The changing face of working spaces in Atlanta
A hand brewed coffee, a clean desk, and natural light — three things that promise me a productive working session.
There has been a rise of “shared spaces” lately. Many of these places come with aspects that make a productive, collaborative and inspirational working environment. A shared space can be a creative studio, a co-working office space or an incubator for startups. It’s a place where you can work together with others without the burden of leasing out the entire place on your own.
There’s something unique about going to such a place to do work. Usually when I work from home, I tend to leave the TV on, try to juggle laundry at the same time and take frequent breaks snacking or laying down. On the other hand, when I decide to get ready and go to a specific place to do work, I already feel as though I am held more accountable and have the resolve to get things done.
I think the popularity of such shared spaces relates to two important phenomenons in our generation:
- Encouragement of the entrepreneurial spirit — Unlike many of the previous generations, millennials are not as attracted to climbing the corporate ladder. We’re much more open to taking risks, bringing ideas and capital together to build new ventures. The same idea goes for working spaces — we are moving away from the high overhead expenses and cubicles to low-cost, open environments that allow for small ventures to thrive by staying lean.
- Idea of a shared economy — Uber, AirBnB, and TaskRabbit. What do all of these have in common? These companies are the faces of what the shared economy looks like in today’s world. We are sharing the unused, shifting the supply in one place to meet the demand somewhere else. The concept of a shared space is yet another product of our collaborative consumption that truly defines the changing culture of our generation.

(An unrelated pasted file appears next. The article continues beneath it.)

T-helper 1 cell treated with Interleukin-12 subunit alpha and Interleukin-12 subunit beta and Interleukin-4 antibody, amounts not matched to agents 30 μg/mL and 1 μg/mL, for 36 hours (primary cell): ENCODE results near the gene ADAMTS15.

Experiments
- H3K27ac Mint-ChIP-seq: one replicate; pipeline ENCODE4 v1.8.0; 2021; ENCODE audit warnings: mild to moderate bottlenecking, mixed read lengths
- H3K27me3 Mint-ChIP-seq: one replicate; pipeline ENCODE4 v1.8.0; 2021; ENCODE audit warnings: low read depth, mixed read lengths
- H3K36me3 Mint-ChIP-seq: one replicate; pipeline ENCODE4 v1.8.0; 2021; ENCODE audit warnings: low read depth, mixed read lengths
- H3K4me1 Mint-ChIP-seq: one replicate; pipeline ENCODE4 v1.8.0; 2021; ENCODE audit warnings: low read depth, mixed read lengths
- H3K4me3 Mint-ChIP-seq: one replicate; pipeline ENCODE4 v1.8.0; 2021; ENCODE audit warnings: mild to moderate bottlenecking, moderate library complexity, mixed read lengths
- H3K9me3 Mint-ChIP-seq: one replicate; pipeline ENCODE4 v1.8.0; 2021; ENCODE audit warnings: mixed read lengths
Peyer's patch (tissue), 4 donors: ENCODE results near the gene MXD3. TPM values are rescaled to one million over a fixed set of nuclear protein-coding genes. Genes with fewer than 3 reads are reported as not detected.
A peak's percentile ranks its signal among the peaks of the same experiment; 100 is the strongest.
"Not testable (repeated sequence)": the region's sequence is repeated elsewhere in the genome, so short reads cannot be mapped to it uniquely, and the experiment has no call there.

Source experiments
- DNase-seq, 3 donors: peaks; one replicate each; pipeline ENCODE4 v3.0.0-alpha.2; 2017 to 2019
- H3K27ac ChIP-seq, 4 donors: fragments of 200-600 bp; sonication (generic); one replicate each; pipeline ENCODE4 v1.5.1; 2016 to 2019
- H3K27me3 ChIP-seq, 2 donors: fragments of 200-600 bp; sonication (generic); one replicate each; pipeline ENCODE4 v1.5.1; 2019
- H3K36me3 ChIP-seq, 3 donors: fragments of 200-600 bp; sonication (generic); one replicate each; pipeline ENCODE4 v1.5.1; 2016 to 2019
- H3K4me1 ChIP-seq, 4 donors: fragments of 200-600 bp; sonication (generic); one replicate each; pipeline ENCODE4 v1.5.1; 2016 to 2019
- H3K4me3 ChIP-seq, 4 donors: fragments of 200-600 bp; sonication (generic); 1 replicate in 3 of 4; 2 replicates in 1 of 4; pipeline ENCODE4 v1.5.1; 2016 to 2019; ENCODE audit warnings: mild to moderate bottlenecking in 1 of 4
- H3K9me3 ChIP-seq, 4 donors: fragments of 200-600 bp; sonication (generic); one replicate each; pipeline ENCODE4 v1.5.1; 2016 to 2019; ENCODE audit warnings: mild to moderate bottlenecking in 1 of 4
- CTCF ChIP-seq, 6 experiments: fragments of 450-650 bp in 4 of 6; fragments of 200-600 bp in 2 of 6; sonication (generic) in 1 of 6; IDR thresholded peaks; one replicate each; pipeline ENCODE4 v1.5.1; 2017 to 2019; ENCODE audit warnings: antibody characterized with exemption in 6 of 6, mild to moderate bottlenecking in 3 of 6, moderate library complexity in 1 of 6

The shared space phenomenon has been widely popular in the past few years, with an 83% increase in coworking spaces and 117% increase in coworking memberships in 2012–2013 (Boston Business Journal). This trend looks to be an upward one, and Atlanta is definitely falling in line with that trend.
When I think of Atlanta, I don’t think of one big city. Rather, I think of the many different and charming neighborhoods that embody their own unique flavor and character. This seems to be an overarching theme for the shared spaces in Atlanta, bringing the culture, look and feel of the neighborhoods in which the spaces are located. While there are dozens of shared spaces in Atlanta, there are three up-and-coming spaces I’d like to highlight that uniquely represent the people and the neighborhood around which the space represents.
Here’s a map of shared spaces in Atlanta. If you’re currently working from home and is looking for a productive, collaborative and inspiring working environment, I suggest checking some of these great up-and-coming shared spaces in Atlanta!
(All graphics created by Soo Hyung Kim.)
Originally published at www.novo-be.com.